Funded Projects

Research that shapes the future

The Nebraska Center for Research on Children, Youth, Families & Schools is an interdisciplinary research center in the College of Education and Human Sciences at the University of Nebraska–Lincoln.

Enhancing Students with Math Difficulties Transition from Arithmetic to Algebra

Project Information

Principal Investigator: Jessica Min Namkung
Co-Principal Investigator:
Funding Agency: Layman Award
Award Date:
Theme: Academic Intervention & Learning, Early Education & Development, STEM Education
Project URL: N/A

For more information please contact Jessica Min Namkung at


Students struggling to learn math typically show the most severe and persistent underachievement in algebra compared to their peers.

Pre-algebra competence among middle school students is crucial to establishing conceptual foundations for formal algebra, mathematics research. However, evidence-based, pre-algebra interventions for students with math-learning difficulties are scarce.

This study will refine, test and finalize a pre-algebra intervention for struggling middle school students. The 10-week process uses explicit instruction and physical objects to bridge the conceptual and procedural understanding of solving linear equations.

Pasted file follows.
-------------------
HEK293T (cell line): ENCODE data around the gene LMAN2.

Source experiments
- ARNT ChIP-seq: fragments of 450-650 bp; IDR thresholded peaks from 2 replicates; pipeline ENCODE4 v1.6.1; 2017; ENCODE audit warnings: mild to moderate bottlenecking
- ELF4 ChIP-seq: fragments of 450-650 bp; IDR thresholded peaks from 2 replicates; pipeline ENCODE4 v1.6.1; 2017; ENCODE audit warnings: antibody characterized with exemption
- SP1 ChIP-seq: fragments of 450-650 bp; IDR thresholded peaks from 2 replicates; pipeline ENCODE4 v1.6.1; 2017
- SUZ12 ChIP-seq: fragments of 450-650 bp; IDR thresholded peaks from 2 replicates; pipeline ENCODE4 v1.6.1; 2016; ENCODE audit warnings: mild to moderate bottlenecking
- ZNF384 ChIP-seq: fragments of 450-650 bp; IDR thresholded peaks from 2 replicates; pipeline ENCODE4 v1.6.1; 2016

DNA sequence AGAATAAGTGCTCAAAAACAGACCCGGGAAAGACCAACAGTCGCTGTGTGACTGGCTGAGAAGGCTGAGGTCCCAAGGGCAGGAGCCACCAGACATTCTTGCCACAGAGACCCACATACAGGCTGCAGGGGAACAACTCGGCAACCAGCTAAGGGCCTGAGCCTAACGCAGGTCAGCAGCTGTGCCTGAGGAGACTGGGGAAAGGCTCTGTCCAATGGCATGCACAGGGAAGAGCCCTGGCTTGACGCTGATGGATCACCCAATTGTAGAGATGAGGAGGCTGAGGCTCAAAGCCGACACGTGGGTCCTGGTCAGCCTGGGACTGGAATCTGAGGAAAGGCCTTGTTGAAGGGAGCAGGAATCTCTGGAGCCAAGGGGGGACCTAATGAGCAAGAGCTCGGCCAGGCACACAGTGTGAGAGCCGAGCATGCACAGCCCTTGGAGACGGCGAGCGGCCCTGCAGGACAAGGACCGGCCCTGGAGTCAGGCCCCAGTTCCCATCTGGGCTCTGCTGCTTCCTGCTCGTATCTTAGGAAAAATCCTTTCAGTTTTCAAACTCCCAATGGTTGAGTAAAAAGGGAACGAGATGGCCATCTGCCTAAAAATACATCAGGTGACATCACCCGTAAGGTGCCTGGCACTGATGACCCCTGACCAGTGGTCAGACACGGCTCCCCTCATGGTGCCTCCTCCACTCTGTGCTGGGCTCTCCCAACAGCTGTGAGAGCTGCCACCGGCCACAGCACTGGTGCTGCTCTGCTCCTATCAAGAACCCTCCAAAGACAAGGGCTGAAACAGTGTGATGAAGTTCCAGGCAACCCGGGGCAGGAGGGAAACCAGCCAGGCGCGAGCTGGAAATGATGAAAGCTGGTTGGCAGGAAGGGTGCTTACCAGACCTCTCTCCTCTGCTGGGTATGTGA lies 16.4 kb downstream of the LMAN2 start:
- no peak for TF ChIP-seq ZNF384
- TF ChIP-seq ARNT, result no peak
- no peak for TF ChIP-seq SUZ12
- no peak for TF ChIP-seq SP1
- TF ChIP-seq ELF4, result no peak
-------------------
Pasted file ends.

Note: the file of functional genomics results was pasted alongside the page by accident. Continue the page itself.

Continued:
The three-phase project begins with six middle school mathematics teachers, who will be recruited to review the overall process and provide feedback. Revisions will be made based on their feedback.

Phase two will explore feasibility and finalization. The process will be tested on five seventh-graders who struggle with learning math and are below the 25th percentile of testing scores. The process will then be further adjusted using students’ responsiveness to the intervention.

In the final phase, pilot testing will begin using a small-scale randomized controlled trial. A total of 30 seventh-graders with mathematics difficulties will be recruited and randomly assigned to either a treatment group — in which students receive the intervention three times a week, 30 minutes a day, for 10 weeks — or a control group.

The expected outcome is that the intervention group will show significantly higher improvement scores and larger effect sizes on pre-algebra outcome measures than students in the control group.